• Phi Brain Episode 1 - I want to like this show, I really do. But I was majorly put off by the less-than-stellar first episode. Plus the character designs somehow bother me.
  • Fate/Zero Episode 1 - This should have received a thumbs-down, after all I panned all the other Fate-related stuff I've seen before, and this was nothing more than a long-winded-yet-confusing set-up. But I felt it was kind of unfair to drop an action-oriented show based on an opening that was 90% boring exposition.
  • Gdgd Fairies Episode 1 - Wait, what? Yeah, it's unbelievably stupid, but the thick schmear of sarcasm tickled my funny-bone. As long as they don't take themselves seriously at all, I might continue to watch. Or it might delve to far into the Adult-Swim-only-watch-if-you're-stoned territory.

Slight Thumbs-Down: - (Includes shows that may be decent by not within my interests, or shows that I might be convinced to give a second shot if enough people recommend them)

  • Shakugan no Shana Final Episode 1 - Confusing, confusing, confusing. Then again, I am jumping into the middle of a long-running series without explanation. There just wasn't enough of a hook to get me to go back and check out the earlier episodes, though.
  • Cross Flight B-Daman Episode 1 - Bah, yet another in the endless parade of kiddie toy-based anime crap. If you've seen one, you've pretty much seen them all.
  • Dragonball Z: Episode of Bardock Special - I've never had a scintilla of interest in Dragonball before, and this only confirms that my lack of interest was justified. Plus, if you took out all of the screaming, this episode would only be about ten minutes long.
  • Eiyuu Densetsu: Sora no Kiseki Episode 1 - On one hand, it sure is well produced and quite attractively animated. On the other hand, I didn't have a clue what was going on, this was aimed squarely at the existing fans of the video game ONLY. I *wanted* to like this, but it's a hot mess.

Moderate Thumbs-Down: - (Pretty terrible, but not the worst shows in the world)

  • Kimi to Boku Episode 1 - Could this be one of the most boring anime shows of all time? I could be exaggerating a bit, but if you're going to do a light-hearted real-life comedy, you might want to pick characters that don't immediately put you to sleep.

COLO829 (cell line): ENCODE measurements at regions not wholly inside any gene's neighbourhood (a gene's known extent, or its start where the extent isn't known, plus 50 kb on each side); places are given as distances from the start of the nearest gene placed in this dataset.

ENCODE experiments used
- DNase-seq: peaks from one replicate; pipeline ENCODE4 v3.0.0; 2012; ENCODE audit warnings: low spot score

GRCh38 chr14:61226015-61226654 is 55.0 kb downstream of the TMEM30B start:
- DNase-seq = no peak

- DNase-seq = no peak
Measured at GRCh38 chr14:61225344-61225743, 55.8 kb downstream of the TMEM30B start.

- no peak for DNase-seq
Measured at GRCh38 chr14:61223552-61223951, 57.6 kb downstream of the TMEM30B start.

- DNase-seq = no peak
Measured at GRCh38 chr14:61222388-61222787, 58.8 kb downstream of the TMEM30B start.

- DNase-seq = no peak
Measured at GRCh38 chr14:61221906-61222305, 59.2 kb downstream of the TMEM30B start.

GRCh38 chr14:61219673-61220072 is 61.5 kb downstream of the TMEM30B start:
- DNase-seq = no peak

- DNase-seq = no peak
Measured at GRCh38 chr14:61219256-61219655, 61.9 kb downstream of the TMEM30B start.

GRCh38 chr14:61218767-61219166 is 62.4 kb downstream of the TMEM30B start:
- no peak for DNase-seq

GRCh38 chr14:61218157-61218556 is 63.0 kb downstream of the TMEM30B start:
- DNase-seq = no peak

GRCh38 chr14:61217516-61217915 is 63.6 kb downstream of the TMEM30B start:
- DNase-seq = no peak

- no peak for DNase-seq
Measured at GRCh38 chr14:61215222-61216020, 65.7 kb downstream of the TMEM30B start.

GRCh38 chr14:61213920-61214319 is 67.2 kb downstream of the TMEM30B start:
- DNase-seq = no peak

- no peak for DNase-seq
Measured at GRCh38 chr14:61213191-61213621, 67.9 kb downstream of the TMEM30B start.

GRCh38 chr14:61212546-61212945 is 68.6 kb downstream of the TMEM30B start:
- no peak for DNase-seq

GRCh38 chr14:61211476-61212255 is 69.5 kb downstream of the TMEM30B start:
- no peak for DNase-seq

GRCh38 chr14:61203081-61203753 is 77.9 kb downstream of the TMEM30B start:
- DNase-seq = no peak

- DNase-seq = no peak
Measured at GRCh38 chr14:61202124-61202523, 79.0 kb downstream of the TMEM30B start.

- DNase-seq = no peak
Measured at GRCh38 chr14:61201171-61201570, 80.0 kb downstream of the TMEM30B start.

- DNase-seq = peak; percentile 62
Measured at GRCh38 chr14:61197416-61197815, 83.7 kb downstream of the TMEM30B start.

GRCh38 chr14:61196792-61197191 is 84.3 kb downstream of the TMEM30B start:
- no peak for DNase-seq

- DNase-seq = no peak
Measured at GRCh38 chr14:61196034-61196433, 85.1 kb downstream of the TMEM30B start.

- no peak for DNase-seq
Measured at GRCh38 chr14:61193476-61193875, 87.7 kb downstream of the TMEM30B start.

• Mobile Suit Gundam AGE Episode 1 - Pretty much Gundam in name only, it's a kiddie robot show that has much more anime-trope pandering than I expected.
  • Persona 4: The Animation Episode 1 - Wow, a hell of a lot worse than I expected. Maybe this means more to people who are familiar with the video game, but it was just plain odd to me. And the weirdly-shaded faces bothered me to no end.
  • Digimon X-ros Wars Season 2 Episode 1 - Your standard paint-by-numbers juvenile toy-based anime show. At least this was not as excretable as the first episode of the first season I watched last year.
  • Hidamari Sketch x SP Episode 1 - If you've seen one Hidamari Sketch episode, you've seen them all. This one has the added bonus of swimsuit fan-service (uh, yay?)
  • Sengoku Paradise Kiwami Episode 1 - Does anyone remember one of the worst shows of 2010, Tono to Issho? Nope? Well, consider yourself lucky. This is essentially the same thing, only slightly better animated.

Solid Thumbs-Down: - (Terrible, just terrible. There's no reason to be watching these)

  • Morita-san wa Mukuchi Season 2 Episode 1 - More of the same: Poorly-told, unfunny jokes about a girl who never talks. Why they continue making this crap is beyond my comprehension.
  • C3: Cube x Cursed x Curious Episode 1 - Kore wa Zombie, only with more fanservice. And more annoying characters. (I think this show proves that you must have a lobotomy to write scripts for anime shows these days.)